Hindu Council of Australia has compiled a list of Hindu Icons that Hindus may wear on their body and which have spiritual significance. This list has been made to remove confusion among non-Hindus about what is sacred to Hindus.
Hindu Sacraments worn on the body
Hindu icons all year round
Scared Hindu icons that can not be removed
- Nose stud – essential for girls during puberty, can not be removed for one year.
- Yajnopavit/Janaue – essential for boys after their Yajnopavit right of passage, once worn can not be removed and worn again without extensive rituals (not even during swimming lessons)
- Sindoor/Mangalsutra – essential for married women. Removal is not permitted while husband is alive.
- Choti/Shikha – small hair tail for boys during a right of passage.
- Pagdi (Turban, A cloth wrapped around the head) – touching or removing it is disrespectful. It can be removed for a short period in privacy, like when having a shower and must be worn as soon as possible.
- Sivalingam (Veera and Adi Shiva people, Lingayat) or other Hindu Gods as pendant in a necklace.
Sacred Hindu icons that can be removed by the wearer
- Bindi – optional for women and girls, it can not be removed by others.
- Bangles worn on wrists by women – a cultural item
- Kondhani – a bracelet made of black thread worn around the waist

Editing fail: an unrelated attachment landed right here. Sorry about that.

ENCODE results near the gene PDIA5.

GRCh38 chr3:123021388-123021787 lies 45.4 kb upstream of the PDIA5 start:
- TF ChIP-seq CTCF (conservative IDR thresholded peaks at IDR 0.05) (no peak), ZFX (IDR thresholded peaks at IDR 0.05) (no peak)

- Anklets (Pahjeb, Payal) – a metal bracelet worn on ankles
- Ear rings/studs for boys and girls in some families
- Gem stone on rings for special effects of planets
- Hindu Sacraments worn on Special Occasions
- Tulsi Mala – A necklace of Tulsi beads. During special religious observations.
- Teeka, Tilak, Vibhuti – essential during Hindu prayers, optional otherwise
- Mehendi/henna/turmeric – essential when getting married or when a close family member gets married, optional for married women during karva chauth day. Henna is a fast colour (looks like a emporary tatto) that takes a week or more to fade away
- Men are not allowed to cut their hair during Sabramalai month (Mid of November to January 14/15)
- Rakhi – a special bracelet worn on special festival day of Rakhi.
- Kajal/Surma (dark black eye ointment)
- Raksha/mouli – multi colour thread bracelet as a protective icon during special days
- Gajra – a flower arrangement by woman at the back of there hair.
Hindu icons in a Hindu home
These icons have to be treated with extreme respect and should not be touched or removed without the owners consent.
- Rangoli, Toran, Aum and Swastika – optional display inside or outside the home.
- Home shrine
(Originally Published: Hindu Council of Australia)